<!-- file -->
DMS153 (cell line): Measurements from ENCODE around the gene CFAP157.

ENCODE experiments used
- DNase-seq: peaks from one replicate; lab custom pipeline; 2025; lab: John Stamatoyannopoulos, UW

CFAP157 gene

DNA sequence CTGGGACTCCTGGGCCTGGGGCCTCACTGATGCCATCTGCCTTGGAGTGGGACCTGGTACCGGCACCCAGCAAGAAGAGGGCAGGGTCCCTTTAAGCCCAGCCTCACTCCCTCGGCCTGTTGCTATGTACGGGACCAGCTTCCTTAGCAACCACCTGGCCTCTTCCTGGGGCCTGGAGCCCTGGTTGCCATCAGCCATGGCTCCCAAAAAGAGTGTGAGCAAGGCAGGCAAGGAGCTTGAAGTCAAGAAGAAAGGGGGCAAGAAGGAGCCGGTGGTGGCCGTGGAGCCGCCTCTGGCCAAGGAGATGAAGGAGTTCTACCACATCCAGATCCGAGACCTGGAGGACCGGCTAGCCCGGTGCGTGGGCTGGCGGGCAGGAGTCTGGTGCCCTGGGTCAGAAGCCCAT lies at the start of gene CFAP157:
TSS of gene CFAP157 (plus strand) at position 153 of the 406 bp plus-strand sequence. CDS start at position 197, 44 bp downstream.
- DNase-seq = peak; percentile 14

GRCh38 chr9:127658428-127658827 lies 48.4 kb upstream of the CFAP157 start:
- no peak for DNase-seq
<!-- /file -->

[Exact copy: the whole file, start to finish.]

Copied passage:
DMS153 (cell line): Measurements from ENCODE around the gene CFAP157.

ENCODE experiments used
- DNase-seq: peaks from one replicate; lab custom pipeline; 2025; lab: John Stamatoyannopoulos, UW

CFAP157 gene

DNA sequence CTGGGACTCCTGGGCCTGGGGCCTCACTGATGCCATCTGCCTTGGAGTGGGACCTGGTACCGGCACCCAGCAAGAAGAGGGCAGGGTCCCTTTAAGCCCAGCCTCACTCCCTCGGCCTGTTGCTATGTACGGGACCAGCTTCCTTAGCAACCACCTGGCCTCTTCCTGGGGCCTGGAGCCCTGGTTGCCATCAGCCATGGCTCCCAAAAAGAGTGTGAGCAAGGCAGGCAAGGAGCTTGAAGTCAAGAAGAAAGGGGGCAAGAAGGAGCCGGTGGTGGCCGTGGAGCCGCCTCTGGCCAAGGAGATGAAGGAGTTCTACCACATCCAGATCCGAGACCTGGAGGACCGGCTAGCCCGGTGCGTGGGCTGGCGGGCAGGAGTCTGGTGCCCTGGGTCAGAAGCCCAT lies at the start of gene CFAP157:
TSS of gene CFAP157 (plus strand) at position 153 of the 406 bp plus-strand sequence. CDS start at position 197, 44 bp downstream.
- DNase-seq = peak; percentile 14

GRCh38 chr9:127658428-127658827 lies 48.4 kb upstream of the CFAP157 start:
- no peak for DNase-seq